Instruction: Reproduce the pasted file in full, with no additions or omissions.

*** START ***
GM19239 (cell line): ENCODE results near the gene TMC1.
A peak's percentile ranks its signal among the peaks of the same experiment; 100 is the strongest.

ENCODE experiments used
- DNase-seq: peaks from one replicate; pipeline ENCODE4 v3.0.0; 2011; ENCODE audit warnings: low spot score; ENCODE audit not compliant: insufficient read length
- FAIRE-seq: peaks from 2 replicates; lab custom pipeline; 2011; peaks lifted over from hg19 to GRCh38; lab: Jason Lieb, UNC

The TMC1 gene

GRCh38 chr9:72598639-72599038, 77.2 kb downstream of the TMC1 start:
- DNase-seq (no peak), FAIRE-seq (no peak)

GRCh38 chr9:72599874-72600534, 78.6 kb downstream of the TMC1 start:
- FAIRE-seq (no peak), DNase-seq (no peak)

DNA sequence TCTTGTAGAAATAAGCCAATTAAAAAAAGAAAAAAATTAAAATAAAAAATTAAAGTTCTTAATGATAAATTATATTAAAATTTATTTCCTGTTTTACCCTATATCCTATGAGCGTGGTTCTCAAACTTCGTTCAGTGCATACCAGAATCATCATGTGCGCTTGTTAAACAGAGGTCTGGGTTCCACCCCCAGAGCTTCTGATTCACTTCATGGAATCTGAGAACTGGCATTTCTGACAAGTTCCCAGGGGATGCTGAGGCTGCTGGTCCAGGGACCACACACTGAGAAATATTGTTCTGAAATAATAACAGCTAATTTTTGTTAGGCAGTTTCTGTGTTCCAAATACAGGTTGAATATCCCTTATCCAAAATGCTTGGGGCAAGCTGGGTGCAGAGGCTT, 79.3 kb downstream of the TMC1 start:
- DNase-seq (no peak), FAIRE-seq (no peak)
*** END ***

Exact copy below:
GM19239 (cell line): ENCODE results near the gene TMC1.
A peak's percentile ranks its signal among the peaks of the same experiment; 100 is the strongest.

ENCODE experiments used
- DNase-seq: peaks from one replicate; pipeline ENCODE4 v3.0.0; 2011; ENCODE audit warnings: low spot score; ENCODE audit not compliant: insufficient read length
- FAIRE-seq: peaks from 2 replicates; lab custom pipeline; 2011; peaks lifted over from hg19 to GRCh38; lab: Jason Lieb, UNC

The TMC1 gene

GRCh38 chr9:72598639-72599038, 77.2 kb downstream of the TMC1 start:
- DNase-seq (no peak), FAIRE-seq (no peak)

GRCh38 chr9:72599874-72600534, 78.6 kb downstream of the TMC1 start:
- FAIRE-seq (no peak), DNase-seq (no peak)

DNA sequence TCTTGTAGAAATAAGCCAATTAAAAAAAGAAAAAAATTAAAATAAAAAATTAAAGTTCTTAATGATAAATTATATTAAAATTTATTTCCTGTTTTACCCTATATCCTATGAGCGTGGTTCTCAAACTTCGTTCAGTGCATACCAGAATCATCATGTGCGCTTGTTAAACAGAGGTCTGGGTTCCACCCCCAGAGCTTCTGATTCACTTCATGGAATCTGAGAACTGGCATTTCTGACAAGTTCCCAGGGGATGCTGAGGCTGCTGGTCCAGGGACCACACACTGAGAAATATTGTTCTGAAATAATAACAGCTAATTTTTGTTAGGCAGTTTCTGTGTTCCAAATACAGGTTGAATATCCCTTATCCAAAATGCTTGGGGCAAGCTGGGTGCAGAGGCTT, 79.3 kb downstream of the TMC1 start:
- DNase-seq (no peak), FAIRE-seq (no peak)